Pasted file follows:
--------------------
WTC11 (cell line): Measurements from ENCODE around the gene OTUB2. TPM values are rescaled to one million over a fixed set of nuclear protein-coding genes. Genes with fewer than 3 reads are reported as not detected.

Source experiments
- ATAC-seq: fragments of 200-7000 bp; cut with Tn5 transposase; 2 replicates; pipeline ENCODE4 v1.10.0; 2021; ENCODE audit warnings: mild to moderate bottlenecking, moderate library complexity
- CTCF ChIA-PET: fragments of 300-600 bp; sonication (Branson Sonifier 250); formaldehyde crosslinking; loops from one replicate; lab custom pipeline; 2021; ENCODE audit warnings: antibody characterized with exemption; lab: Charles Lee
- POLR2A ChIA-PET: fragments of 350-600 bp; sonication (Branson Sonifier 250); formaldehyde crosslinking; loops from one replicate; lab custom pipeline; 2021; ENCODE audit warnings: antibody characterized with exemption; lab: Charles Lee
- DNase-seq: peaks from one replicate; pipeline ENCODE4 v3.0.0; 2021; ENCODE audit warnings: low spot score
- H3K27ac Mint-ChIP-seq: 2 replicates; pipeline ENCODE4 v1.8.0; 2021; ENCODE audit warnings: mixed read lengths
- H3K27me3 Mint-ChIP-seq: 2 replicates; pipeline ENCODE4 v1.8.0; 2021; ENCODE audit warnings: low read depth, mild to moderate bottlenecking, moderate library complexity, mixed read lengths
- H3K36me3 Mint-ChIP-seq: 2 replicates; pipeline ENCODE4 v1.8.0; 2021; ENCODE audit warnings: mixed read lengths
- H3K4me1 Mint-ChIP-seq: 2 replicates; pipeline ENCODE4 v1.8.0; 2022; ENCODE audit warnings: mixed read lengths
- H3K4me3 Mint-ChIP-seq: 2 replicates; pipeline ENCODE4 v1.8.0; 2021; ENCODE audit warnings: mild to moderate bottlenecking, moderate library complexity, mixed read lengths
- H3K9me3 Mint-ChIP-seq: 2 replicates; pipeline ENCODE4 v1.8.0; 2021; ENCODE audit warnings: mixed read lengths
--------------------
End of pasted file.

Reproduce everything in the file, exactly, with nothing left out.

WTC11 (cell line): Measurements from ENCODE around the gene OTUB2. TPM values are rescaled to one million over a fixed set of nuclear protein-coding genes. Genes with fewer than 3 reads are reported as not detected.

Source experiments
- ATAC-seq: fragments of 200-7000 bp; cut with Tn5 transposase; 2 replicates; pipeline ENCODE4 v1.10.0; 2021; ENCODE audit warnings: mild to moderate bottlenecking, moderate library complexity
- CTCF ChIA-PET: fragments of 300-600 bp; sonication (Branson Sonifier 250); formaldehyde crosslinking; loops from one replicate; lab custom pipeline; 2021; ENCODE audit warnings: antibody characterized with exemption; lab: Charles Lee
- POLR2A ChIA-PET: fragments of 350-600 bp; sonication (Branson Sonifier 250); formaldehyde crosslinking; loops from one replicate; lab custom pipeline; 2021; ENCODE audit warnings: antibody characterized with exemption; lab: Charles Lee
- DNase-seq: peaks from one replicate; pipeline ENCODE4 v3.0.0; 2021; ENCODE audit warnings: low spot score
- H3K27ac Mint-ChIP-seq: 2 replicates; pipeline ENCODE4 v1.8.0; 2021; ENCODE audit warnings: mixed read lengths
- H3K27me3 Mint-ChIP-seq: 2 replicates; pipeline ENCODE4 v1.8.0; 2021; ENCODE audit warnings: low read depth, mild to moderate bottlenecking, moderate library complexity, mixed read lengths
- H3K36me3 Mint-ChIP-seq: 2 replicates; pipeline ENCODE4 v1.8.0; 2021; ENCODE audit warnings: mixed read lengths
- H3K4me1 Mint-ChIP-seq: 2 replicates; pipeline ENCODE4 v1.8.0; 2022; ENCODE audit warnings: mixed read lengths
- H3K4me3 Mint-ChIP-seq: 2 replicates; pipeline ENCODE4 v1.8.0; 2021; ENCODE audit warnings: mild to moderate bottlenecking, moderate library complexity, mixed read lengths
- H3K9me3 Mint-ChIP-seq: 2 replicates; pipeline ENCODE4 v1.8.0; 2021; ENCODE audit warnings: mixed read lengths